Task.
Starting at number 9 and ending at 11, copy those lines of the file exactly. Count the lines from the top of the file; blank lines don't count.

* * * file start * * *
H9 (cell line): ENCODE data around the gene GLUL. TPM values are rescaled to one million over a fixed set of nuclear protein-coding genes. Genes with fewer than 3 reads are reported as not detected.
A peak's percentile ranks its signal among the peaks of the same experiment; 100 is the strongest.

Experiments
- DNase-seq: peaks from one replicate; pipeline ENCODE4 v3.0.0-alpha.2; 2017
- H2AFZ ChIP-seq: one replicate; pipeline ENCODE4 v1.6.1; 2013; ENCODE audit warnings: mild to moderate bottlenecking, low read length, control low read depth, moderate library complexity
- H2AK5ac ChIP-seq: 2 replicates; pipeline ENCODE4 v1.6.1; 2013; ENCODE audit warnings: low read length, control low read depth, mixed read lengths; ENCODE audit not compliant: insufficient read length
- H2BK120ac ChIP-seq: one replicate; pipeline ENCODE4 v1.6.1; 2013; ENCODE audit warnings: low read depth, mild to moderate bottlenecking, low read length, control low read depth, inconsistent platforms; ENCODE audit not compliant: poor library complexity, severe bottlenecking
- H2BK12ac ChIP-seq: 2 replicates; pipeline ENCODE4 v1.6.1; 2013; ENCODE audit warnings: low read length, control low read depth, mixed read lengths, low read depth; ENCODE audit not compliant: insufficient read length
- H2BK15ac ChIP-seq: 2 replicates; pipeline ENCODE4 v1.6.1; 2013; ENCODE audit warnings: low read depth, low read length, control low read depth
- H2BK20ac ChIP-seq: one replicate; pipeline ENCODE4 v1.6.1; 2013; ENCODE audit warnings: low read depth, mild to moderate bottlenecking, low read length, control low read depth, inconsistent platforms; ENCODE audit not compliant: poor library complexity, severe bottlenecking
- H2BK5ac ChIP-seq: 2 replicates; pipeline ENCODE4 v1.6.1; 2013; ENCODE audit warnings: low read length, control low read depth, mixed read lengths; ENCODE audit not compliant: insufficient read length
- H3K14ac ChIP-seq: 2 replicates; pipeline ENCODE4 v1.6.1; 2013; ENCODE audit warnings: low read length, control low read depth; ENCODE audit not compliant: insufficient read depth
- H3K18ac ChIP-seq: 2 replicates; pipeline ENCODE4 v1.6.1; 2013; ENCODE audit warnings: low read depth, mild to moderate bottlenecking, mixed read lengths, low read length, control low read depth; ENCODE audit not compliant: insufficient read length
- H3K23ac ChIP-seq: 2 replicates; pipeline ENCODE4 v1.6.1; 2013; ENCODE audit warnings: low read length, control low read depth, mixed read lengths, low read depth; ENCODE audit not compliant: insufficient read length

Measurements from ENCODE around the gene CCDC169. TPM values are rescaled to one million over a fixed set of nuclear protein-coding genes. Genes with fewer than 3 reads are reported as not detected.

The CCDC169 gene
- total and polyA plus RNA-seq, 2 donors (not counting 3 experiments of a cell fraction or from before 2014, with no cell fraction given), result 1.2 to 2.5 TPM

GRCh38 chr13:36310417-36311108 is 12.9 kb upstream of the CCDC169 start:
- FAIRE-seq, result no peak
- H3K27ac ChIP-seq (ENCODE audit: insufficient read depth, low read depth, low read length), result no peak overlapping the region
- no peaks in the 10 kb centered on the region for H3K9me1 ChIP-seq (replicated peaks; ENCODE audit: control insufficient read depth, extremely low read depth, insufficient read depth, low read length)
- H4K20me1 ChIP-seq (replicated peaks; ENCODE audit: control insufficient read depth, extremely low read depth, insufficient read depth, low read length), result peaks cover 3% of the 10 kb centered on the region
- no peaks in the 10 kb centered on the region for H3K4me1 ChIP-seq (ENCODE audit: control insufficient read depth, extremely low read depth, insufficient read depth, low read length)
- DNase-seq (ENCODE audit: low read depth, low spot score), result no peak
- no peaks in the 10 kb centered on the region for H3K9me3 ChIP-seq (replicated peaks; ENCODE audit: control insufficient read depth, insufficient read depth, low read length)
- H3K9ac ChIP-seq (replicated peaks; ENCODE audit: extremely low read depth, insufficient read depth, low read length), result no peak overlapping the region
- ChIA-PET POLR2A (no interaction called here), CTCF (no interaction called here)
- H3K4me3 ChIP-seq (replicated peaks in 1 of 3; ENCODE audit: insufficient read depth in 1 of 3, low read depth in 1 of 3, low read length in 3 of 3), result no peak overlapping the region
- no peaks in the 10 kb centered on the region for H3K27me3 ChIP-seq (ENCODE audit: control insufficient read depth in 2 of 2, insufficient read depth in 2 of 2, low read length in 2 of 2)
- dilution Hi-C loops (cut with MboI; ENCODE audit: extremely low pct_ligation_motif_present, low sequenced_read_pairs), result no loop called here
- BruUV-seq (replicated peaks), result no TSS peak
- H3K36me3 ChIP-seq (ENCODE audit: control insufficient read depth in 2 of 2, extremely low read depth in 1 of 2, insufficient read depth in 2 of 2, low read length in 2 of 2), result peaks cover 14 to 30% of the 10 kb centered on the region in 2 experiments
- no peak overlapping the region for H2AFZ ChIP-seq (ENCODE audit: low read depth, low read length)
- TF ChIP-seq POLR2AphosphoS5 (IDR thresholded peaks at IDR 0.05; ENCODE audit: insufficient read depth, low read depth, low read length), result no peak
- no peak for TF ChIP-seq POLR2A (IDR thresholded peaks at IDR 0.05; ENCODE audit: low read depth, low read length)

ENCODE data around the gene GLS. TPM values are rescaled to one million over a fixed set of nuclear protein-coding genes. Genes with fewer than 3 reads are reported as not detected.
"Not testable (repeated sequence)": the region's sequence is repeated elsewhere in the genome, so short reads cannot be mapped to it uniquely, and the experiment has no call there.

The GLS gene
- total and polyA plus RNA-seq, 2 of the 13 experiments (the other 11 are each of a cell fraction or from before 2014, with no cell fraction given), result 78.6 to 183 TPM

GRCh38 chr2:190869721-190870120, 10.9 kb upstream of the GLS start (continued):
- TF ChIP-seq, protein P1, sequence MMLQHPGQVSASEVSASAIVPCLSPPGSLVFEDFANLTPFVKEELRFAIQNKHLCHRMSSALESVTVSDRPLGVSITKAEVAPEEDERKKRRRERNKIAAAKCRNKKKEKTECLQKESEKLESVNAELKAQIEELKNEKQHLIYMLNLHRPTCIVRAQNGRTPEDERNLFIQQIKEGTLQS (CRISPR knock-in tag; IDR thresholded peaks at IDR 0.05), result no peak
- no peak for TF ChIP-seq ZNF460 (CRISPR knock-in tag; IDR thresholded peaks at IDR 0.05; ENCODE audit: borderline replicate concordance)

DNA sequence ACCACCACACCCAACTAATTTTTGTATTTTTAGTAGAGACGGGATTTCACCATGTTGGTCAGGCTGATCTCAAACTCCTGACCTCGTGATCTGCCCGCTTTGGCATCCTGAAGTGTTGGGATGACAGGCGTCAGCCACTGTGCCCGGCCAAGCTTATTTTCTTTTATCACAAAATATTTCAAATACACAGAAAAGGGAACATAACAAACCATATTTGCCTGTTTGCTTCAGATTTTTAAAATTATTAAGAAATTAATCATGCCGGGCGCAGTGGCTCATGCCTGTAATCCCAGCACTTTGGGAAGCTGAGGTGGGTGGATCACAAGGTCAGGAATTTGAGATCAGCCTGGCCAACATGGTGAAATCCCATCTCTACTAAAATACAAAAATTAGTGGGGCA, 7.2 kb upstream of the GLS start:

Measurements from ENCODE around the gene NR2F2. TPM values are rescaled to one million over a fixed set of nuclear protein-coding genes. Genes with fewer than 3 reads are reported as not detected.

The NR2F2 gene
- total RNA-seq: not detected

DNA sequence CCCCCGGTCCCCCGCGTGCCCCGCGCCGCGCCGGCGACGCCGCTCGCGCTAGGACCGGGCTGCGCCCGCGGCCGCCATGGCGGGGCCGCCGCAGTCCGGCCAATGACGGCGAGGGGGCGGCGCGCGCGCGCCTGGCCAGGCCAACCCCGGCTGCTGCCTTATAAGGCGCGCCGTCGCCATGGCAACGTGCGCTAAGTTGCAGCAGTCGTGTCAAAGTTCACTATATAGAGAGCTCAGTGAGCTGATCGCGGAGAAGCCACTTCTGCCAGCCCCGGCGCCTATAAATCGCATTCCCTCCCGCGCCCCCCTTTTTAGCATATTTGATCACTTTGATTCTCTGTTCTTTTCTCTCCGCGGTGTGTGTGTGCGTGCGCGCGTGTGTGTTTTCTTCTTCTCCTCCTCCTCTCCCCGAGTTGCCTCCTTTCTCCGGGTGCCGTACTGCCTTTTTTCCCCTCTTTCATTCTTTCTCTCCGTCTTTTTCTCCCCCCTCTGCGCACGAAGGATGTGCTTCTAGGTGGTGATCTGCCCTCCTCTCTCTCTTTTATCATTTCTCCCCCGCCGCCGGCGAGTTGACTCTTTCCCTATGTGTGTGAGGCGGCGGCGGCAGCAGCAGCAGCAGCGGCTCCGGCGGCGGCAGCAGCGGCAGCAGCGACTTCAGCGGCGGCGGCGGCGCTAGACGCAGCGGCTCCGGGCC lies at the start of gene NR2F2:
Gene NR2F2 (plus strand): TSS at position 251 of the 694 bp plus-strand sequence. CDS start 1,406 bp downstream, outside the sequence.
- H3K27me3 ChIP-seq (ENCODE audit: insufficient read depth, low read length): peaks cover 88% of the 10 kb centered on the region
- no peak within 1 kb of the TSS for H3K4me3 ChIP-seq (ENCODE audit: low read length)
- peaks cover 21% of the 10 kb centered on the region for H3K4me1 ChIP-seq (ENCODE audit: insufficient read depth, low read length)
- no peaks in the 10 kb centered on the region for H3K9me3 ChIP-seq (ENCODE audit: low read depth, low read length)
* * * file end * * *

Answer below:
- H2BK15ac ChIP-seq: 2 replicates; pipeline ENCODE4 v1.6.1; 2013; ENCODE audit warnings: low read depth, low read length, control low read depth
- H2BK20ac ChIP-seq: one replicate; pipeline ENCODE4 v1.6.1; 2013; ENCODE audit warnings: low read depth, mild to moderate bottlenecking, low read length, control low read depth, inconsistent platforms; ENCODE audit not compliant: poor library complexity, severe bottlenecking
- H2BK5ac ChIP-seq: 2 replicates; pipeline ENCODE4 v1.6.1; 2013; ENCODE audit warnings: low read length, control low read depth, mixed read lengths; ENCODE audit not compliant: insufficient read length